They contested Trans-Am and IMSA in the GTU and GTO categories, a couple noteworthy drivers were racing legend Paul Newman and Chicago Bears legend Walter Payton. Oldsmobile won the 1996 24 Hours of Daytona both overall in the WSC class, and the GTS-1 class, 1996 12 Hours of Sebring overall, along with the drivers and manufacturers' championships for IMSA in 1996 and 1997 in the GTS-1 class, besting the likes of the Ferrari 333SP in the process. The Oldsmobile Achieva won the SCCA World Challenge championships in 92, 93, and 94. The only GM brand to do so until 2017, and only the second American brand to do so.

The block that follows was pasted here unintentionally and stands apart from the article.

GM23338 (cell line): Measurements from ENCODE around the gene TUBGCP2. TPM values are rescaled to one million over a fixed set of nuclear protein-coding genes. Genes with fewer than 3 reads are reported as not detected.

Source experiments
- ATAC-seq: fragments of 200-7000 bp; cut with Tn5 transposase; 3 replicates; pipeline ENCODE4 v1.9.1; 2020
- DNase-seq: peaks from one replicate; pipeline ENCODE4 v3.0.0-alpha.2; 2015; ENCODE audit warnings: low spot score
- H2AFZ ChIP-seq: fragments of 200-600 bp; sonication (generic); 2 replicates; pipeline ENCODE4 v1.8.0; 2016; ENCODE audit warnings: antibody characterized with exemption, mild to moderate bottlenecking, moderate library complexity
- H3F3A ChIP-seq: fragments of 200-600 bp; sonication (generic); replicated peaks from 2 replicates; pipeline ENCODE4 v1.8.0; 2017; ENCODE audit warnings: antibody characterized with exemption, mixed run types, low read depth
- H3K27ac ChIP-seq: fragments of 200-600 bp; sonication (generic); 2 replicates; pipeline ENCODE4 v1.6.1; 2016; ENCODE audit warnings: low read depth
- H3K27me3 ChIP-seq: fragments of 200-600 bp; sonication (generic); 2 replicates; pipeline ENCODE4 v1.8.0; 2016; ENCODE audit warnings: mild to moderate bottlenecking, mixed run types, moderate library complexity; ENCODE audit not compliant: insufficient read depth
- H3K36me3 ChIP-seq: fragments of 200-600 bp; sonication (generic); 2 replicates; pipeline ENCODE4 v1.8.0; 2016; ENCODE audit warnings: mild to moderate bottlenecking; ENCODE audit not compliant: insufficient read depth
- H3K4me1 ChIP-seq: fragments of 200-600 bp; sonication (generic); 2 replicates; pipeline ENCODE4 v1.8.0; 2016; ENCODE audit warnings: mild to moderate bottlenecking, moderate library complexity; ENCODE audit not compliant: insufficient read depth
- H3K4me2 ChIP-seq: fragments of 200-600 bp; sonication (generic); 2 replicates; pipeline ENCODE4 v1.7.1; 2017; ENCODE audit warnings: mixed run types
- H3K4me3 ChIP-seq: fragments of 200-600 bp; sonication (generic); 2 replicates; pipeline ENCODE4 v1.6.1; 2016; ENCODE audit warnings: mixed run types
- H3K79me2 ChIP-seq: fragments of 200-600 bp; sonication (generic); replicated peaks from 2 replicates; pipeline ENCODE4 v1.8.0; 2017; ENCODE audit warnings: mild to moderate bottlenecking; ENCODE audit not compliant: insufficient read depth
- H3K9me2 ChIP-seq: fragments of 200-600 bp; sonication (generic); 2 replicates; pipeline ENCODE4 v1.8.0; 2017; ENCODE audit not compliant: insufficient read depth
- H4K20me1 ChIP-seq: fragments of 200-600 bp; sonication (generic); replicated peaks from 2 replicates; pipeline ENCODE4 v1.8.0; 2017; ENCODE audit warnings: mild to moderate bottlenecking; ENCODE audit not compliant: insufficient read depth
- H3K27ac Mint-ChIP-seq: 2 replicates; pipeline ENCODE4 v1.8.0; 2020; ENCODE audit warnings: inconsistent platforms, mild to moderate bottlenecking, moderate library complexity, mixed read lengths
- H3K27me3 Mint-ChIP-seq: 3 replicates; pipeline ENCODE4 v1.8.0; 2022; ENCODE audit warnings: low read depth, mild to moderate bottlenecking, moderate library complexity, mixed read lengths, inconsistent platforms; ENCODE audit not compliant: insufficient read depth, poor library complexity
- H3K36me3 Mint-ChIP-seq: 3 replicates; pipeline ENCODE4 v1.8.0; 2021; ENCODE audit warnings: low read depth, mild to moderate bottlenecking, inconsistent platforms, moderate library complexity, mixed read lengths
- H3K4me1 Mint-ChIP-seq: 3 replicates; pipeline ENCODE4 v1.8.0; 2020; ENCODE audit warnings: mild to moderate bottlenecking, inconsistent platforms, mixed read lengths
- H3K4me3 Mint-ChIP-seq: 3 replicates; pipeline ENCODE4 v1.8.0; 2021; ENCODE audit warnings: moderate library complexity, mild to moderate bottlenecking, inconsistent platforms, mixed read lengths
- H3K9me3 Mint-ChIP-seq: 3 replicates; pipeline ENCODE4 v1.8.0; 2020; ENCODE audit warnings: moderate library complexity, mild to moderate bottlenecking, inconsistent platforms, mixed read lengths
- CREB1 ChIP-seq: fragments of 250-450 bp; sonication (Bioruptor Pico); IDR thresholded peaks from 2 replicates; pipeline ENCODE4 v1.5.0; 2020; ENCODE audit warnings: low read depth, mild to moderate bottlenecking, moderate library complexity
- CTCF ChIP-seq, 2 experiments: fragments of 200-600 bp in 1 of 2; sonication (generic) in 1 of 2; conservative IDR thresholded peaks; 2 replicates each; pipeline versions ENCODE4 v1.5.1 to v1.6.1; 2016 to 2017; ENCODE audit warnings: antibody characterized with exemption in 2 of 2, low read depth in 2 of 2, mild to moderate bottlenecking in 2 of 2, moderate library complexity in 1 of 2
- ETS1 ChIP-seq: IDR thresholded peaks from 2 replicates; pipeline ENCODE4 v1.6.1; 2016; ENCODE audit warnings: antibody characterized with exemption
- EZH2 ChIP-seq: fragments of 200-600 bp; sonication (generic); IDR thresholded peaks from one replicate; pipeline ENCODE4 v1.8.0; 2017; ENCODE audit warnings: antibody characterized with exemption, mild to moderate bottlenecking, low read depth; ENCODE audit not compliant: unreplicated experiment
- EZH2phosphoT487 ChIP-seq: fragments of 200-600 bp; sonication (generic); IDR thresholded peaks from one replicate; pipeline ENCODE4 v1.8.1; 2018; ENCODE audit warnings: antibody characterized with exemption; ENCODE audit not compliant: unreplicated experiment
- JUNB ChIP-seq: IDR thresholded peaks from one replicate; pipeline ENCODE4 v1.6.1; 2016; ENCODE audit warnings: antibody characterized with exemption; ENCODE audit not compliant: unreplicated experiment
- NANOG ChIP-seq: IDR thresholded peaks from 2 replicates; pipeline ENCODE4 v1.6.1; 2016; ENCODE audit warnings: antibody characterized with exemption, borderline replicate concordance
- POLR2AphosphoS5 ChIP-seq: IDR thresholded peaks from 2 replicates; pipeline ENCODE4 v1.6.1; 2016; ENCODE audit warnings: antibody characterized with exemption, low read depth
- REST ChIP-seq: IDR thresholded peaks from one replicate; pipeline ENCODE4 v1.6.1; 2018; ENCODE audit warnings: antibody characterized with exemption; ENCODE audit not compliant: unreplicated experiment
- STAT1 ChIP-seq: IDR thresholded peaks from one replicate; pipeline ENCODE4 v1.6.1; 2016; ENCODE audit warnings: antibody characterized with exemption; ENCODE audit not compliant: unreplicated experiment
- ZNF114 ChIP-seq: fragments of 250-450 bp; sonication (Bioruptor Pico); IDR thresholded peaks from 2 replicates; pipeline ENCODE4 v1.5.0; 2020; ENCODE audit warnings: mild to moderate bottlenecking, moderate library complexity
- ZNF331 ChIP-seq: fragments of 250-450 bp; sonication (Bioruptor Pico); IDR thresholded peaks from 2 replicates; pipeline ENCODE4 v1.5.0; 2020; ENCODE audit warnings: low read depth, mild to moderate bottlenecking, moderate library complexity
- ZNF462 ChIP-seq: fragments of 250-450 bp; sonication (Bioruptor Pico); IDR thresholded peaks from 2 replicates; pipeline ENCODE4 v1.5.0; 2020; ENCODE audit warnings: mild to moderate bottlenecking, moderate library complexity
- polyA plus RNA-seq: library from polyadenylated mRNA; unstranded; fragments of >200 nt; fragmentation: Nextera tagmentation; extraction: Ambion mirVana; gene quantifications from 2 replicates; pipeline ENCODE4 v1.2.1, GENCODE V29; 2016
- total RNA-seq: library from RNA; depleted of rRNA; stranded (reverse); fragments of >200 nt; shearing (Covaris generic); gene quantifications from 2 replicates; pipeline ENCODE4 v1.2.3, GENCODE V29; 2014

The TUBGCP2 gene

The last venture in racing for Olds would be the Indy 500. There’s no other way to put it, they dominated. 1997 top twelve Olds powered, 1998 top twenty Olds powered, 1999 top fourteen all Olds powered, 2000 was a bit of an off year with only the top four being Olds powered, and in 2001, the last year of racing for them, the top fourteen were all Olds powered. So, long story short, Oldsmobile were quite good at racing.